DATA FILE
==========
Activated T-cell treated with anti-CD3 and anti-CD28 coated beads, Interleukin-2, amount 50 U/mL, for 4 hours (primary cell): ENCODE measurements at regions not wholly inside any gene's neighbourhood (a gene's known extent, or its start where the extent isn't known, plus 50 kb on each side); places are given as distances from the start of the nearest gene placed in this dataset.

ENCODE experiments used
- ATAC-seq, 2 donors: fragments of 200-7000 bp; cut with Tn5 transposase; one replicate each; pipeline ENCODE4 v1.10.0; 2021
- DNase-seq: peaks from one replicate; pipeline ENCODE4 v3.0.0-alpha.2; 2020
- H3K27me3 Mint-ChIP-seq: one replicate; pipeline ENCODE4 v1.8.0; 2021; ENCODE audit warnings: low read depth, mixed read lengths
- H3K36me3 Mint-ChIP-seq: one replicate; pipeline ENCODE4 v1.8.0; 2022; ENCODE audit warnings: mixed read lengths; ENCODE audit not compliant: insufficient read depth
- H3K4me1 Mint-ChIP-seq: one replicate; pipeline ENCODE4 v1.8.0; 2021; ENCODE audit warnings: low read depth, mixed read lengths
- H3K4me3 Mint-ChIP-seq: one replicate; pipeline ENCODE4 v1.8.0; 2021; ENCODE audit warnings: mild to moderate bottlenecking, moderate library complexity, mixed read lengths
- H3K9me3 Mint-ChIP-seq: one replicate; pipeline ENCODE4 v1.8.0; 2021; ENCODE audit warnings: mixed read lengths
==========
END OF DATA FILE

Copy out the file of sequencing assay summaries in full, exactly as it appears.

Activated T-cell treated with anti-CD3 and anti-CD28 coated beads, Interleukin-2, amount 50 U/mL, for 4 hours (primary cell): ENCODE measurements at regions not wholly inside any gene's neighbourhood (a gene's known extent, or its start where the extent isn't known, plus 50 kb on each side); places are given as distances from the start of the nearest gene placed in this dataset.

ENCODE experiments used
- ATAC-seq, 2 donors: fragments of 200-7000 bp; cut with Tn5 transposase; one replicate each; pipeline ENCODE4 v1.10.0; 2021
- DNase-seq: peaks from one replicate; pipeline ENCODE4 v3.0.0-alpha.2; 2020
- H3K27me3 Mint-ChIP-seq: one replicate; pipeline ENCODE4 v1.8.0; 2021; ENCODE audit warnings: low read depth, mixed read lengths
- H3K36me3 Mint-ChIP-seq: one replicate; pipeline ENCODE4 v1.8.0; 2022; ENCODE audit warnings: mixed read lengths; ENCODE audit not compliant: insufficient read depth
- H3K4me1 Mint-ChIP-seq: one replicate; pipeline ENCODE4 v1.8.0; 2021; ENCODE audit warnings: low read depth, mixed read lengths
- H3K4me3 Mint-ChIP-seq: one replicate; pipeline ENCODE4 v1.8.0; 2021; ENCODE audit warnings: mild to moderate bottlenecking, moderate library complexity, mixed read lengths
- H3K9me3 Mint-ChIP-seq: one replicate; pipeline ENCODE4 v1.8.0; 2021; ENCODE audit warnings: mixed read lengths